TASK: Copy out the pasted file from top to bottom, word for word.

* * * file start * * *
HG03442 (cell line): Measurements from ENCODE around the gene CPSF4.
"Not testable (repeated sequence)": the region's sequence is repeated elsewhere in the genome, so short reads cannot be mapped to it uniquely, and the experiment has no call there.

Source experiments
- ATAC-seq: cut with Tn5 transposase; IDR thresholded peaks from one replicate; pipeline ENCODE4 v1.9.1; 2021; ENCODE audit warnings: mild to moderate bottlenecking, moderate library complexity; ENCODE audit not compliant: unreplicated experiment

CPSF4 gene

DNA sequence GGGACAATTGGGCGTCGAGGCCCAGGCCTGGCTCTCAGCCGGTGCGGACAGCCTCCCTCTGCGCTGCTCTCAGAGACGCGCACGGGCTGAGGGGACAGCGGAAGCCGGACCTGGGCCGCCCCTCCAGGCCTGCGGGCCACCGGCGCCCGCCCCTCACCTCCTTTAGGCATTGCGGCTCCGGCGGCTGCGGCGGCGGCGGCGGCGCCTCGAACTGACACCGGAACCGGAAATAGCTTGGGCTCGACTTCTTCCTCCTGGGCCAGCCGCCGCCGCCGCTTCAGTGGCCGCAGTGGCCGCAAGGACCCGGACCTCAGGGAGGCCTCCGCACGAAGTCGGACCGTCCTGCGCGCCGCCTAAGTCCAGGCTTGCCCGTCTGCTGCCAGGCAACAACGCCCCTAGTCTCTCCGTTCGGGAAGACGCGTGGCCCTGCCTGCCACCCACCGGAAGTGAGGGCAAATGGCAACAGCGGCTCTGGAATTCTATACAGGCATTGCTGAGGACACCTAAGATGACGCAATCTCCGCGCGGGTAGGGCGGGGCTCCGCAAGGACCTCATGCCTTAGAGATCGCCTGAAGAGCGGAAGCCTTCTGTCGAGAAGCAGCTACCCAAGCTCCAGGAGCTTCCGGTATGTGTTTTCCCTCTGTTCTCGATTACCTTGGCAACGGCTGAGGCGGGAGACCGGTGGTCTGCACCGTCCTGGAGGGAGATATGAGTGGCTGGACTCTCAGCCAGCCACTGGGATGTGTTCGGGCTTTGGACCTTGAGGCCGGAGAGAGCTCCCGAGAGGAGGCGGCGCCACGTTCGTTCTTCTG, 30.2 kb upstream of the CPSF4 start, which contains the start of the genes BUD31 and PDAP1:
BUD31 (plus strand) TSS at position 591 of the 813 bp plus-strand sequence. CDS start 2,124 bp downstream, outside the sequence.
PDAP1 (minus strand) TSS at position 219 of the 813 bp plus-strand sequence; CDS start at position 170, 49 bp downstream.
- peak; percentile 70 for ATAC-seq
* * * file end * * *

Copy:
HG03442 (cell line): Measurements from ENCODE around the gene CPSF4.
"Not testable (repeated sequence)": the region's sequence is repeated elsewhere in the genome, so short reads cannot be mapped to it uniquely, and the experiment has no call there.

Source experiments
- ATAC-seq: cut with Tn5 transposase; IDR thresholded peaks from one replicate; pipeline ENCODE4 v1.9.1; 2021; ENCODE audit warnings: mild to moderate bottlenecking, moderate library complexity; ENCODE audit not compliant: unreplicated experiment

CPSF4 gene

DNA sequence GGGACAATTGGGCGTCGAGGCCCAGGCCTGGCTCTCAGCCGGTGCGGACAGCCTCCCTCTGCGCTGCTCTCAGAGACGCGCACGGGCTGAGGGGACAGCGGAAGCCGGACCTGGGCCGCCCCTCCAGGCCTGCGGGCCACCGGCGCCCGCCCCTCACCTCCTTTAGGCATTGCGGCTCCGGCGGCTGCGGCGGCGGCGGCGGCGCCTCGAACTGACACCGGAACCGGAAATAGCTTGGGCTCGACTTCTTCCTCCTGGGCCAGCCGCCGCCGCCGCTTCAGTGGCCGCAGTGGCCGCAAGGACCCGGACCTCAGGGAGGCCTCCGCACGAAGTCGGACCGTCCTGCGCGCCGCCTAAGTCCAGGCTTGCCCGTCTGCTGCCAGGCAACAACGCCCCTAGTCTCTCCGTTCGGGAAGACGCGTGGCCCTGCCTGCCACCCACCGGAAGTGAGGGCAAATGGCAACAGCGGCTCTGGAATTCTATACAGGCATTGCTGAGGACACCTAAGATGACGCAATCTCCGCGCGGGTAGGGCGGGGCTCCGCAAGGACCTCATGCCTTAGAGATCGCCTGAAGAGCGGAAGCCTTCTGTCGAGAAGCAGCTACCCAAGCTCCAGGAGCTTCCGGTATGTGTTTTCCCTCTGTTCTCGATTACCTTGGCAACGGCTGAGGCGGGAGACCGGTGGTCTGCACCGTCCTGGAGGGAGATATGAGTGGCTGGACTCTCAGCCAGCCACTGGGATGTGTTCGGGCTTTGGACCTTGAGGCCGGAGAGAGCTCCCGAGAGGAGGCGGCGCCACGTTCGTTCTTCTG, 30.2 kb upstream of the CPSF4 start, which contains the start of the genes BUD31 and PDAP1:
BUD31 (plus strand) TSS at position 591 of the 813 bp plus-strand sequence. CDS start 2,124 bp downstream, outside the sequence.
PDAP1 (minus strand) TSS at position 219 of the 813 bp plus-strand sequence; CDS start at position 170, 49 bp downstream.
- peak; percentile 70 for ATAC-seq